CINCINNATI -- When Kroger Co. shareholders gather for the company’s annual meeting Thursday, there will be an elephant in the room. Not since 2002 has Kroger seen such a perilous pachyderm – a technology-enabled giant that can devour market share and slash prices.
Here’s how Merrill Lynch analyst Mark Husson described the threat 15 years ago:
“When the plague comes to your village, everyone gets sick but not everybody dies. If you survive your market share goes up because the old and weak are buried."
The Kroger skeptics were talking about Walmart Stores Inc. then, Amazon Inc. now. But the threat is eerily similar.
Walmart had state of the art warehouses and unparalleled inventory-management tools. Amazon has robots to pick your products and drones to deliver them. Both companies race to the bottom on pricing. And now, with a pending acquisition of the Whole Foods organic chain, Amazon seems like an indomitable foe. That’s how Walmart seemed to many investors in 2002.
And yet Kroger defeated its Bentonville rival decisively.
“This industry has always been highly competitive,” Kroger Chief Financial Officer Mike Schlotman reminded Wall Street analysts Wednesday. “I’ve been around Kroger -- it will be 32 years in October -- and year-in, year-out it's a competitive industry. Each year has been more competitive than the last.”
Portfolio managers at Riverpoint Capital Management said the market overreacted to last week’s double whammy of bad news for Kroger. First, Kroger reduced earnings expectations for the year. Then, Amazon announced the $13.7 billion investment in Whole Foods. Kroger’s stock lost 30 percent of its value in two days. It’s up about 7 percent since then, closing Wednesday at $22.37.
“We don’t know what Amazon’s strategy will be with Whole Foods, and it may ultimately not be effective,” wrote Vic Lassandro, senior portfolio manager for RiverPoint. “Simply lowering prices and offering more delivery options doesn't necessarily fix Whole Foods’ problems.”
In addition, Lassandro notes Kroger has “significant competitive advantages in real estate, size/procurement, data analytics, a loyal household base, a cost cutting focus, and a strong private label offering which can counter price-led competitors that can allow them to maintain profitable growth.”
But for those seeking to reassure themselves about Kroger’s future, here’s a look at what happened after Walmart emerged as a major threat in 2002 with the national expansion of its supercenter concept.
WCPO reviewed 13 years of Kroger annual reports in which the company detailed a series of strategic pricing decisions and a crafty mix of new-store construction plus acquisitions. Those changes enabled the Cincinnati-based grocery chain to grow market share for 11 straight years.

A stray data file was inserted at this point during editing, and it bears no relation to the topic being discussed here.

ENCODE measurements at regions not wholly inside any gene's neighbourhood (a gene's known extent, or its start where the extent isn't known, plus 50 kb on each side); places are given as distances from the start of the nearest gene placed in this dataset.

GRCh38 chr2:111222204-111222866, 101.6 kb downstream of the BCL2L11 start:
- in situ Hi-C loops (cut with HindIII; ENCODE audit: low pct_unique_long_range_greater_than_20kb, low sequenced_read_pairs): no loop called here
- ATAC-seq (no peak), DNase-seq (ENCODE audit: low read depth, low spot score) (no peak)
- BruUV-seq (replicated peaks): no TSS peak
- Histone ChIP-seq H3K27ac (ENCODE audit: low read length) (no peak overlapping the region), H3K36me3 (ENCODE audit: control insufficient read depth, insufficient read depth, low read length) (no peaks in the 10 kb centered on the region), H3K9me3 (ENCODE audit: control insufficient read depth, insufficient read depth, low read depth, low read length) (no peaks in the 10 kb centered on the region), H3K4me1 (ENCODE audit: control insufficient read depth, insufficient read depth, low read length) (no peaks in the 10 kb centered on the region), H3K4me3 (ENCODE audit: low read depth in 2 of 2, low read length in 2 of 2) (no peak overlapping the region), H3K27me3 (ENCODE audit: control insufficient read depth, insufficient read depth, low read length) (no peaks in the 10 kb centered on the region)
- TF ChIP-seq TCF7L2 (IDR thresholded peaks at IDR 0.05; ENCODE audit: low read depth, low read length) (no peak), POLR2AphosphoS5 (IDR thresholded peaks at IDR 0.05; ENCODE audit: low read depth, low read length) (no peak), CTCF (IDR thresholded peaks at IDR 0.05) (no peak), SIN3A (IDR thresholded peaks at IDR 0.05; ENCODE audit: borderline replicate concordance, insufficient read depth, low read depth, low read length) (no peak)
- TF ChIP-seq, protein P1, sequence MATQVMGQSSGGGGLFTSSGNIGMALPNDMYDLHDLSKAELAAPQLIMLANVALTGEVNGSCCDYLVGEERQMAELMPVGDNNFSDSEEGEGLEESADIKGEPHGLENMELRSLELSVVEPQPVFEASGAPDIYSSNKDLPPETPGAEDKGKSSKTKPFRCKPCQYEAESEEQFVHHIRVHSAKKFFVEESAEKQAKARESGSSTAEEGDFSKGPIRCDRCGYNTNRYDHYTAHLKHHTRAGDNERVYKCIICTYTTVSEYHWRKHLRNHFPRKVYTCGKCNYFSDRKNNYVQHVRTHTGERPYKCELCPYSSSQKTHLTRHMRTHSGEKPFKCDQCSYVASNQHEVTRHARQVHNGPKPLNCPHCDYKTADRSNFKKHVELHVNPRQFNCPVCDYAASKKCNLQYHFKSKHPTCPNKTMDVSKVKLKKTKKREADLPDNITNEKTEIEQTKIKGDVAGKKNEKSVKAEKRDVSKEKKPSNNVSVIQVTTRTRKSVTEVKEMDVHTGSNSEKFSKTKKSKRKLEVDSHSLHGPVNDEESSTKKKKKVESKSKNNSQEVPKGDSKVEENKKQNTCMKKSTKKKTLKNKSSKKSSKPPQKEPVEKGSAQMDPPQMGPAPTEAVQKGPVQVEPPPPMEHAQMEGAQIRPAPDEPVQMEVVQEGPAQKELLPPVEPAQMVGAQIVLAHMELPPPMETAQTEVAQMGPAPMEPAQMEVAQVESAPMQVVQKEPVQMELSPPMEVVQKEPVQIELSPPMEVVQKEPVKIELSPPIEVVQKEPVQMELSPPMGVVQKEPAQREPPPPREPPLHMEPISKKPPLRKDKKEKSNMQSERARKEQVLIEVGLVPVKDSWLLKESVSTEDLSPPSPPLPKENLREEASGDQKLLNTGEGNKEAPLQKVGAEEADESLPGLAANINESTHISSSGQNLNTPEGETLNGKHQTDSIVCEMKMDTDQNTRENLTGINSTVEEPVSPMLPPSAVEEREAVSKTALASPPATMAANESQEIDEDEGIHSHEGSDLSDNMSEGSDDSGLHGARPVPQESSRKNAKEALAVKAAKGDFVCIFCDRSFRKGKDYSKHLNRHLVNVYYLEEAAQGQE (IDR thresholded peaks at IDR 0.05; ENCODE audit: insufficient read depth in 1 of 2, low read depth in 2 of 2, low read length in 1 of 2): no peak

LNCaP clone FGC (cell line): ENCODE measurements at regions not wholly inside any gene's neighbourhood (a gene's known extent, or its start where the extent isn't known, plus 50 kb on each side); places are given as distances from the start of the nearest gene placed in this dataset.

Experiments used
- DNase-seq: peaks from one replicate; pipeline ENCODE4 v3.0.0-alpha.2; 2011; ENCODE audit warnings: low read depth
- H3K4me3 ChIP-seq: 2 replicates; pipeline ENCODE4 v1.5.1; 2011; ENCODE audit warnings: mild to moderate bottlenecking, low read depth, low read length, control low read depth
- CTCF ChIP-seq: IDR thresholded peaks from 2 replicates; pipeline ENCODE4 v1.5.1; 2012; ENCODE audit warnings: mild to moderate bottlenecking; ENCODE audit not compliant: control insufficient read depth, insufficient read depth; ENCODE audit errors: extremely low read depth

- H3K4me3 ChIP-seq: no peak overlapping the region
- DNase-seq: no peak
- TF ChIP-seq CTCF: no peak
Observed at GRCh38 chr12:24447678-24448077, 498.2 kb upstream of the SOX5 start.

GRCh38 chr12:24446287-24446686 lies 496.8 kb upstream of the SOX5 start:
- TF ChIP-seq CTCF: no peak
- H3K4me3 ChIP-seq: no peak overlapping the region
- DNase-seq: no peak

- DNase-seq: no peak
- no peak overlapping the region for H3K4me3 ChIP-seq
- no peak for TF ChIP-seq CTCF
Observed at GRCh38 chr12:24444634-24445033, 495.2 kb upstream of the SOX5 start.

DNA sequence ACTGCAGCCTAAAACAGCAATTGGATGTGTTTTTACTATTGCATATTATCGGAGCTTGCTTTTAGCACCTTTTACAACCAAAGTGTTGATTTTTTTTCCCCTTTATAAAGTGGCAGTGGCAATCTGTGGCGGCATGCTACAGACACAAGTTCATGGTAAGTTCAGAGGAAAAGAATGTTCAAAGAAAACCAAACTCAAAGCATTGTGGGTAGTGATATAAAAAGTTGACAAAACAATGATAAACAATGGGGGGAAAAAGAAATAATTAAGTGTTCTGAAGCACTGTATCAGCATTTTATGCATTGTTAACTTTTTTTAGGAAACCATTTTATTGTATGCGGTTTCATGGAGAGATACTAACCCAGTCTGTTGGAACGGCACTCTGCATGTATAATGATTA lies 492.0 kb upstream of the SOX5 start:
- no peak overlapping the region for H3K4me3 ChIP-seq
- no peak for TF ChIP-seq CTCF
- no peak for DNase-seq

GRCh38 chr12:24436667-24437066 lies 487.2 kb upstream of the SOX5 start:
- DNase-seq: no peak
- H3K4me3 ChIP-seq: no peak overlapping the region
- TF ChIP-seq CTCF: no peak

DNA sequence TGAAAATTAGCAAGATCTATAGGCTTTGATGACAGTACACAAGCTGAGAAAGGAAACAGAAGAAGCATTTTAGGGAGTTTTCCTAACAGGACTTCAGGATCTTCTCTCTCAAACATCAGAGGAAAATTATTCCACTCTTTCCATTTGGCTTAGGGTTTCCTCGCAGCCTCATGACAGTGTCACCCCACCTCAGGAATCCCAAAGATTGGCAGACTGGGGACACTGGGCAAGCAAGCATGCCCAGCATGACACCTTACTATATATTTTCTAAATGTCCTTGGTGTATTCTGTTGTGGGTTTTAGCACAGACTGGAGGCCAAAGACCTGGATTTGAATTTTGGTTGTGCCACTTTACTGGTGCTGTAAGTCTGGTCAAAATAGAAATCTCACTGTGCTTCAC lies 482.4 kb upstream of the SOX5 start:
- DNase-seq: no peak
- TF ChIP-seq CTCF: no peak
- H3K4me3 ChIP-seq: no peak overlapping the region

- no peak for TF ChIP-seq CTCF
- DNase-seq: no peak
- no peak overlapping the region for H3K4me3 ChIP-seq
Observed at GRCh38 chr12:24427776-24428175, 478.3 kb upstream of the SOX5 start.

In four of those years, Kroger did well enough in head-to-head competition with Walmart that it provided extra detail to shareholders showing how it gained share against its Arkansas rival.
Walmart disclosures by fiscal year
2011: Kroger's overall market share grew by approximately 75 basis points in 2010 in 17 of the 19 marketing areas where Walmart supercenters are a primary competitor.
2012: Walmart supercenters are a primary competitor in 17 of Kroger's 19 marketing areas. Kroger's overall market share grew by approximately 40 basis points in 2011 in those 17 marketing areas.
2013: Walmart supercenters are one of Kroger's top two competitors in 13 of these 18 marketing areas. In these 13 marketing areas, Kroger's market share increased in 12 and slightly declined in one.
2014: Walmart is one of Kroger's top two competitors in 15 of the 20 markets outlined in the Nielsen report. Kroger's market share increased in all 15 of these markets.
In most years, Kroger defined its market share gains by basis points, which are equal to 1/100th of one percent. In its best year, 2010, Kroger gained 75 basis points of market share, or 0.75 percent. But it never gained fewer than 20 basis points during the period.
Kroger didn’t provide dollar figures in its annual market share updates and the territories it compared changed over time. But the market-share trend was unmistakable: Kroger didn’t just survive the Walmart threat. It thrived.
Kroger's market share results by year
2003 – Unchanged in 52 markets
2004 – Declined slightly in 52 markets
2005 – Increased 35 basis points in 44 markets
2006 – Increased 65 basis points in 44 markets
2007 – Increased 65 basis points in 44 markets
2008 – Increased 61 basis points in 42 markets
2009 – Increased 60 basis points in 17 divisions
2010 – Increased 75 basis points in 19 marketing areas
2011 – Increased 50 basis points in 19 marketing areas
2012 – Increased 20 basis points in 19 marketing areas
2013 – Increased 50 basis points in 18 marketing areas
2014 – Increased 60 basis points in 20 markets
2015 – Increased 40 basis points in 19 markets
Will history repeat?
RiverPoint’s Lassandro said Amazon’s purchase of Whole Foods will intensify price competition and accelerate the shift toward online grocery sales. Both of those trends could negatively impact Kroger profits.
But as Schlotman pointed out at the Oppenheimer Consumer Conference in Boston Wednesday, the grocery business is not just about “feeding the human belly.” It’s also about “feeding the human spirit.” He isn’t convinced that the industry will shift to online orders and doorstep delivery exclusively because “humans are social animals and we thrive on interaction with each other.”
Schlotman sees proof of that in customer letters that praise associates – often with tear-jerking stories – about simple acts of kindness that improved their outlook.
“When one of our associates helps lift up a customer,” he said, “you can't get that kind of emotional connection through a mobile phone.”